Another huge support system in my life is my mother. She is a nurse, and I joke I owe a lot of money to my personal 24-hour phone-a-nurse line. She deals with me when I stress out over little things and tells me when I should get seen for the big thing. I’m incredibly grateful for everything she does for my family. My sister-in-law and her family help me out so much too. I am so incredibly grateful to be surrounded by supportive friends and family.
I have three pieces of advice for those are who are also fighting lupus. The first one is to find a partner or spouse who is supportive. Find one who goes to the doctor’s appointment (when they let them!) and asks questions and/or takes notes. The one who does research to try and understand what you’re going through a little bit better. The one who doesn’t tell you that you’re lazy when you need to rest all day, but rather brings you food, snacks, and water. Having a supportive partner makes things so much easier on you. Even if this is just your best friend or your parent, you need one.
Most recently, I’ve started having the scariest symptom yet: seizures. They started after the birth of my second child, my 2-year-old Jameson. My first attack was myoclonic, which mean I had jerks and spasms all over my body I had no control of. Even though I know it must have scared Jake, my husband, to death, he remained calm, which kept me calm, and we made it through. I honestly don’t know what I would do without him.
My second piece of advice is to find the right doctor that fits you. If you don’t like your doctor and your doctor doesn’t listen to you, there is a chance something could be missed. Lupus is quick and sneaky, one visit everything can be great and the next, it’s complete chaos. This goes not only for a rheumatologist, but any specialist you need to have involved. They should be talking to one another. If you don’t like one member of your care team, don’t be afraid to ask another doctor for a recommendation. I had a great rheumatologist until I moved to Arkansas. I have lived here since 2017, and I am still struggling to find one that fits with me. A doctor who doesn’t try to tell me my lupus is something else or gets upset because I am educated about my diseases. I hope you never hear the worst one yet, my symptoms would just go away if I would lose some weight. You know your body and you know it best. Keep trying until someone listens.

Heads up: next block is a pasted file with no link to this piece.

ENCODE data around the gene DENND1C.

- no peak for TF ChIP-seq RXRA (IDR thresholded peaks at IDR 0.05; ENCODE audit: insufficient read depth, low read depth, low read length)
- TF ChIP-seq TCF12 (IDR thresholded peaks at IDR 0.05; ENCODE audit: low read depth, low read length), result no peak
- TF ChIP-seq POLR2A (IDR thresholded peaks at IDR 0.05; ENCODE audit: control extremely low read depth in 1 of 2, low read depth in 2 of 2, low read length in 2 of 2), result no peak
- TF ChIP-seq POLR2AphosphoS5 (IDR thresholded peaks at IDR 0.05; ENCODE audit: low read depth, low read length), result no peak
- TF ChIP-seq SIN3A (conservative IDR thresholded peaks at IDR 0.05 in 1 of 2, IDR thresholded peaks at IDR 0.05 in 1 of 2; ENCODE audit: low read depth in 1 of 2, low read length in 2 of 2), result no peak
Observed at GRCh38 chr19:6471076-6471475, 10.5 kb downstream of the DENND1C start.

My third piece of advice is to find a great therapist. You may not realize it, but we all mourn the person we used to be. I especially do because I feel like I was able to do so much more with my 10-year-old daughter than I am with my 2-year-old son. I mourn hobbies I use to have like long-distance running in the sun, reading a long book (migraines yuck), and going swimming in my mom’s pool. I hate I can’t remember words a lot of the time. I especially hate my anxiety and depression have seemed to increase. Talking this out with someone who can give helpful, professional advice really has helped me.
Above all, don’t forget we are fighters; we are warriors. Every day we wake up and get out of bed is a battle won. Somedays will better than others, try not to overdo it on those days. Don’t be ashamed to ask for help (I’m still working on this one, ask my husband haha). Above all don’t think you are alone! There are support groups on Facebook, on websites, and some places even have local meetings. We don’t have to fight alone!”
This story was submitted to Love What Matters by Erin R. Morris from Pocahontas, Arkansas. You can follow her on Instagram. Submit your own story here and be sure to subscribe to our free email newsletter for our best stories, and YouTube for our best videos.
Read more inspiring stories about battling chronic illness here:
‘There’s a woman who posts beautiful things, and the one I come home to, who ISN’T okay.’ He accused me of being a fraud.’: Mom diagnosed with Lupus, multiple chronic illnesses, ‘We’re worthy of living our best lives’
‘I was sleeping 16 hours a day. I felt someone squeezing my lungs every time I took a breath. ‘You’re fine, just go home and rest.’: Woman battling Lupus urges ‘you’re capable of crushing every obstacle in your path’